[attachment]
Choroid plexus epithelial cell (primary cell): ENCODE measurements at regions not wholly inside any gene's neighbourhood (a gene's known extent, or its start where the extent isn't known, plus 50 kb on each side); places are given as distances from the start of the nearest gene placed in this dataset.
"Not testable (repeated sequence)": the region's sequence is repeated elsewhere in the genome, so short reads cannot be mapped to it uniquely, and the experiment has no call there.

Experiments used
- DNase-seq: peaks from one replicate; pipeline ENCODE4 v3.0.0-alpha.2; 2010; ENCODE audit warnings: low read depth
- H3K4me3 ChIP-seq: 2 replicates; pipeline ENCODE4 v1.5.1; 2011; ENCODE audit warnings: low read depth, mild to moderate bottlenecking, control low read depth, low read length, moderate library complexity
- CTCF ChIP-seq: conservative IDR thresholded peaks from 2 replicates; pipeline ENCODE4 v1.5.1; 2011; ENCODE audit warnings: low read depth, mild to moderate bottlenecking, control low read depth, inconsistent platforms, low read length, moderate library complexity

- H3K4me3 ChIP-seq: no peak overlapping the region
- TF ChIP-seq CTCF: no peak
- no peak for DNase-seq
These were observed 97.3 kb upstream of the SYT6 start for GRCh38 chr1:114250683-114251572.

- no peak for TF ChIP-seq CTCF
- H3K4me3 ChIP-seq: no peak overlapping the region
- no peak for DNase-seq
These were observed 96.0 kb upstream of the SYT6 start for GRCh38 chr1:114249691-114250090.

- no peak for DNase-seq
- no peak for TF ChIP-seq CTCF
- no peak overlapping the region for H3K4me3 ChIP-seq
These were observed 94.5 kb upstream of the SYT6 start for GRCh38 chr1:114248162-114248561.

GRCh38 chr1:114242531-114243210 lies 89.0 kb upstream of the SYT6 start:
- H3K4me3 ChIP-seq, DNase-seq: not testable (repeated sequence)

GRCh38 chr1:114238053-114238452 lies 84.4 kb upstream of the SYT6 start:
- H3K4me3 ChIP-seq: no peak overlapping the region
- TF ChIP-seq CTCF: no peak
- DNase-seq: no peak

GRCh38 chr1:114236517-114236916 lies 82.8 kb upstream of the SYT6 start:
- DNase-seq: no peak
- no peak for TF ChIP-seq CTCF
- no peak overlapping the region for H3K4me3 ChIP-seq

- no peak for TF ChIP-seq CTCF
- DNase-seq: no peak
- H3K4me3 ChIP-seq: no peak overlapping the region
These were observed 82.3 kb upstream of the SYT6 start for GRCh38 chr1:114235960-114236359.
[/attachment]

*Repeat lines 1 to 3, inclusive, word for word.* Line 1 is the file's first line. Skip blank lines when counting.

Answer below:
Choroid plexus epithelial cell (primary cell): ENCODE measurements at regions not wholly inside any gene's neighbourhood (a gene's known extent, or its start where the extent isn't known, plus 50 kb on each side); places are given as distances from the start of the nearest gene placed in this dataset.
"Not testable (repeated sequence)": the region's sequence is repeated elsewhere in the genome, so short reads cannot be mapped to it uniquely, and the experiment has no call there.

Experiments used